The 2021 Physician Staffing Outlook
The COVID-19 pandemic has been felt in every corner of the health care market. To look at how it has affected the physician staffing business, as well as for a view of how that sector will fare in 2021, GLG recently spoke with Mark Switaj, former chief operating officer of the North Division at Envision Physician Services/EmCare. Edited highlights of that discussion follow.
Do you think the shift we’ve seen in emergency room (ER) volume going to telehealth, outpatient clinics, doctor’s offices, and other lower-cost settings will become permanent?
Several factors are at work pushing us in that direction. First, the availability of those alternate settings has grown, as have their service offerings. The high-deductible health plans used by many people encourages people to be mindful of cost. If you go to an urgent care facility, for example, you’re going to pay less — about 13% to 27% less, on the whole — than if you had gone to an ER. Continued urgent care growth, therefore, is likely.
Could an Envision staff urgent care centers, and how profitable would that be versus ER contracts?
Many PPMs (physician practice management companies), including some of the largest, staff urgent care centers, often as an extension of their acute hospital relationships. Margins are depressed for those acute hospital staffing models, and staffing those urgent cares has been a mixed experience. Urgent cares need not be staffed by board-certified emergency medicine clinicians, meaning the clinicians who work there are paid less than if they were staffing the ER. Based on what we’re seeing, this hasn’t been a great time to be in urgent care staffing, but it’s getting better. Health plans are shifting volume to urgent care, and access is becoming more readily available. As we normalize coming out of COVID, it won’t be a bad business to be in.
At what point do you see a crossover where the volume from urgent care makes up for the lower reimbursements?
Even though reimbursement is lower in urgent care, remember that clinician costs are also lower and the time to treat is quicker. So on the whole, it’s a nice model and much more of a volume game. I think a nice sweet spot would be an ER with a handful of urgent cares in the surrounding community. I also see a lot of urgent cares being created or staffed by acute hospitals in locations where there is a more favorable payer mix. Remember that in an ER, you have to be seen and treated whether or not you have insurance, but that isn’t always the case at an urgent care.
From the doctor’s point of view, is it better to work in urgent care or an ER?
If you’re an ER-certified or board-certified ER physician, you may not want to go work at an urgent care. At the same time, many ER clinicians are fine doing it, sometimes because there’s lower malpractice exposure, which is good for the practice and also good for the psyche of the clinician, and sometimes because you generally don’t have to staff overnight or maybe on holidays or weekends, providing a better work-life balance.
Do you think COVID will reverse the outsourcing trend in ERs?
As a result of the pandemic thus far, we’ve seen decreased revenues to hospital organizations and decreased revenues from provider groups as a result of fewer patients. That may drive the continuing consolidation of hospitals, which could in turn lead to more insourcing. But ultimately, I think hospitals would continue to outsource specific specialties to PPMs, and most notably to larger PPMs, because those specialties aren’t the hospital’s core focus. ERs and other specialties such as anesthesiology that large PPMs provide are not referral pattern practices like surgery, and they are not a hospital’s moneymakers.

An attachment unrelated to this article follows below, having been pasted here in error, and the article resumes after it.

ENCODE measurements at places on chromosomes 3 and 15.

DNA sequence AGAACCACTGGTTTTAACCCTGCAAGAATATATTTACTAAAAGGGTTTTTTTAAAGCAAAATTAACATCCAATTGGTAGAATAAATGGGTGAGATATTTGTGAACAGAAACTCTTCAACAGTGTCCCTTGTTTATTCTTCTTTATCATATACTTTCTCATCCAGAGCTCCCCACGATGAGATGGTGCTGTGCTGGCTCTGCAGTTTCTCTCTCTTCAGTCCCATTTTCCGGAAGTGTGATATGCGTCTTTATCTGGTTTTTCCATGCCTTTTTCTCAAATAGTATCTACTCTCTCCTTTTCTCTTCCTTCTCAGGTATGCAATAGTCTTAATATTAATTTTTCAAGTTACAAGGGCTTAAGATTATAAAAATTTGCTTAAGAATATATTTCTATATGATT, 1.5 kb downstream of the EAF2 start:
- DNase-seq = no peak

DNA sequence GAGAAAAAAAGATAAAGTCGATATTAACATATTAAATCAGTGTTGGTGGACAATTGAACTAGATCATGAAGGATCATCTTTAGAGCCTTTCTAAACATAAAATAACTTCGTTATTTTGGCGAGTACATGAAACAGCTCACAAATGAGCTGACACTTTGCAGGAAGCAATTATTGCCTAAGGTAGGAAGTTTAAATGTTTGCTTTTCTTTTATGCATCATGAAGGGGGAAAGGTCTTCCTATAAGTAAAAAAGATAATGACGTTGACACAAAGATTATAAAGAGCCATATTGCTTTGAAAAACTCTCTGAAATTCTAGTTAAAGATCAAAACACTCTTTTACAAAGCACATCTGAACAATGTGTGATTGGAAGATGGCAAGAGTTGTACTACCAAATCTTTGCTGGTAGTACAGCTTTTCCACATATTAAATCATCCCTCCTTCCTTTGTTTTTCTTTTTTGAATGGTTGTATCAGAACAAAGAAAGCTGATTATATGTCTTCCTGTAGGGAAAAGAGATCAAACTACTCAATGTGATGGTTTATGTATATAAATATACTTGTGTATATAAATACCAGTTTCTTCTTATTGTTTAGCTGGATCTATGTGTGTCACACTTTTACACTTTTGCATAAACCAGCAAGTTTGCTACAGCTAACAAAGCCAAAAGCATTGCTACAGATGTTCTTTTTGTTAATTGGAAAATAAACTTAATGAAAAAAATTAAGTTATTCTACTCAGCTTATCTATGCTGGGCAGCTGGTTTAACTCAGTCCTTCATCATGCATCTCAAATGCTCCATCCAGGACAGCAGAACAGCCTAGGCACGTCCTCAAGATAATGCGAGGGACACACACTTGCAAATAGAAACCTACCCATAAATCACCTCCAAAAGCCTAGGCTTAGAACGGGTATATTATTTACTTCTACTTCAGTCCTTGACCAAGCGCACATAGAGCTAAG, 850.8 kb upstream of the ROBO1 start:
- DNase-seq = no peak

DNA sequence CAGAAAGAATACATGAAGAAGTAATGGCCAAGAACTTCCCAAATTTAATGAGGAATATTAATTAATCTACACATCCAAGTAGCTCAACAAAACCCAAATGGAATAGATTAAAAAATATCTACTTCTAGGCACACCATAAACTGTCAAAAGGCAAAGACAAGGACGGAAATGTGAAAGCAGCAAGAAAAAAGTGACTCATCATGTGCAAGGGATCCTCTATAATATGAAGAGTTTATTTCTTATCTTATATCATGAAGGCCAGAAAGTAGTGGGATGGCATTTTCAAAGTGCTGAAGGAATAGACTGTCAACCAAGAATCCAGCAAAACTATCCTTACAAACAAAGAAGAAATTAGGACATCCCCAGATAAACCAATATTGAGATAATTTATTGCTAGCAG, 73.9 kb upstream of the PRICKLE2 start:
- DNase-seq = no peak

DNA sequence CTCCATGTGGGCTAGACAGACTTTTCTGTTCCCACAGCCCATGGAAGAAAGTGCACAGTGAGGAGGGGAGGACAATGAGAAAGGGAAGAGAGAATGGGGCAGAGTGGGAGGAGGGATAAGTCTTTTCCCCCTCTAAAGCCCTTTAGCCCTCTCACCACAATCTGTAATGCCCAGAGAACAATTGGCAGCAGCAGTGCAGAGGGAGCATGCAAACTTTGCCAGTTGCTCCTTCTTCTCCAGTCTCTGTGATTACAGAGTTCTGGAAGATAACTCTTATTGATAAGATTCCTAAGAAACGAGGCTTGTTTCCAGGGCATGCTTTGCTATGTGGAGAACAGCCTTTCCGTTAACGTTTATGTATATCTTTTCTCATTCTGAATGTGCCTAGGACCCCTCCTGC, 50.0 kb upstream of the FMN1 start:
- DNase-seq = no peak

Do you think large PPMs will continue to exist and, if so, what will their value proposition be?
They will continue because due to the size of the physician networks they have created, they can recruit clinicians to a particular specialty. When you couple that with their ability to handle all of the back-office administrative support that affects a clinician’s work experience and that they tend to work in the areas that are not the most lucrative service lines for hospitals — emergency departments, anesthesiology, radiology and teleradiology, and even areas like neonatology — they will continue to exist in order to provide value to hospitals.
As a wrap-up, can you give us a capsule view of what you see coming in 2021?
The first is more consolidation among PPMs. Second is that telehealth, in some form or fashion, is here to stay. It could be used as a tool, and given the size of large PPMs and their number of providers, telehealth consults could be a way to see patients they haven’t been seeing. Third, more people who formerly used ERs will be using other care settings, but the persistence of COVID will mean that ERs will remain very busy. And, as we go into the new year, I think reimbursements will be anywhere from 6% lower to flat.
About Mark Switaj
Mark Switaj is the Founder and Chief Executive Officer of RoundTrip, an independent health care start-up that is improving the way patients request sedans, wheelchairs, vans, stretcher vans, and other health care transportation services. Previously, Mark was Chief Operating Officer, North Division at Envision Physician Services/EmCare. Envision specializes in emergency medicine, hospital medicine, radiology, and anesthesia medicine practice support.
This health care industry article is adapted from the November 2, 2020, GLG teleconference “Envision Healthcare: 2021 Outlook.” If you would like access to the full teleconference transcript or would like to speak with healthcare industry expert Mark Switaj, or any of our more than 700,000 industry experts, contact us.
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